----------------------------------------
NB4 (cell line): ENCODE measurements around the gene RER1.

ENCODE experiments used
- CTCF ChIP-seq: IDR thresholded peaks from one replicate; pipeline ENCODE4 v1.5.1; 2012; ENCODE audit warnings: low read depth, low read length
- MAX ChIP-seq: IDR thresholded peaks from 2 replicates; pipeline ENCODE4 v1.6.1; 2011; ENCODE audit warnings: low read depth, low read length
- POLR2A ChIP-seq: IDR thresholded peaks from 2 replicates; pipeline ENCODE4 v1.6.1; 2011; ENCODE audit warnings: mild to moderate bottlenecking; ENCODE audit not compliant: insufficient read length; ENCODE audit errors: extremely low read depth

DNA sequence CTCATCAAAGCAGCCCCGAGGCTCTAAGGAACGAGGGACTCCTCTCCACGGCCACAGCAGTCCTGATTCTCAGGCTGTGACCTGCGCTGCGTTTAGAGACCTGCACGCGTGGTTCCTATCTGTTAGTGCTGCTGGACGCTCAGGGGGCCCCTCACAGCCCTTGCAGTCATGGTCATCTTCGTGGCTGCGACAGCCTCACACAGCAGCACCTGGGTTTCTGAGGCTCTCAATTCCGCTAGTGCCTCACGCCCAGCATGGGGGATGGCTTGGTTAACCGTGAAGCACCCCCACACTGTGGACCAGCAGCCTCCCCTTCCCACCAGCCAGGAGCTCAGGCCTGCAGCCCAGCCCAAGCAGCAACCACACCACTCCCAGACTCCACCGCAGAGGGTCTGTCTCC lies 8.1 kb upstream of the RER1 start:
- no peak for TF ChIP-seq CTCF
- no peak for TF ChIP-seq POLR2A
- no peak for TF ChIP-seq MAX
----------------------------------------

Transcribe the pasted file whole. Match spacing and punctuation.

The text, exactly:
NB4 (cell line): ENCODE measurements around the gene RER1.

ENCODE experiments used
- CTCF ChIP-seq: IDR thresholded peaks from one replicate; pipeline ENCODE4 v1.5.1; 2012; ENCODE audit warnings: low read depth, low read length
- MAX ChIP-seq: IDR thresholded peaks from 2 replicates; pipeline ENCODE4 v1.6.1; 2011; ENCODE audit warnings: low read depth, low read length
- POLR2A ChIP-seq: IDR thresholded peaks from 2 replicates; pipeline ENCODE4 v1.6.1; 2011; ENCODE audit warnings: mild to moderate bottlenecking; ENCODE audit not compliant: insufficient read length; ENCODE audit errors: extremely low read depth

DNA sequence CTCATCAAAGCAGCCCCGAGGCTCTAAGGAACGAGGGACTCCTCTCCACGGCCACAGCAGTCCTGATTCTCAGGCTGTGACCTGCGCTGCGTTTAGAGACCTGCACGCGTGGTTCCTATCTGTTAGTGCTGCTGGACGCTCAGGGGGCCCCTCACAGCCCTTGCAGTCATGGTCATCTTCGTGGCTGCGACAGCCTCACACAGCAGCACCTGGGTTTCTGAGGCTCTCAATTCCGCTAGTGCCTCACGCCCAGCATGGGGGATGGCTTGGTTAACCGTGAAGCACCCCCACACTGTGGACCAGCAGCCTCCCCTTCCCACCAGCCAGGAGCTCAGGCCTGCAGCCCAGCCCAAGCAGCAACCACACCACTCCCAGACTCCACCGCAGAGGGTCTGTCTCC lies 8.1 kb upstream of the RER1 start:
- no peak for TF ChIP-seq CTCF
- no peak for TF ChIP-seq POLR2A
- no peak for TF ChIP-seq MAX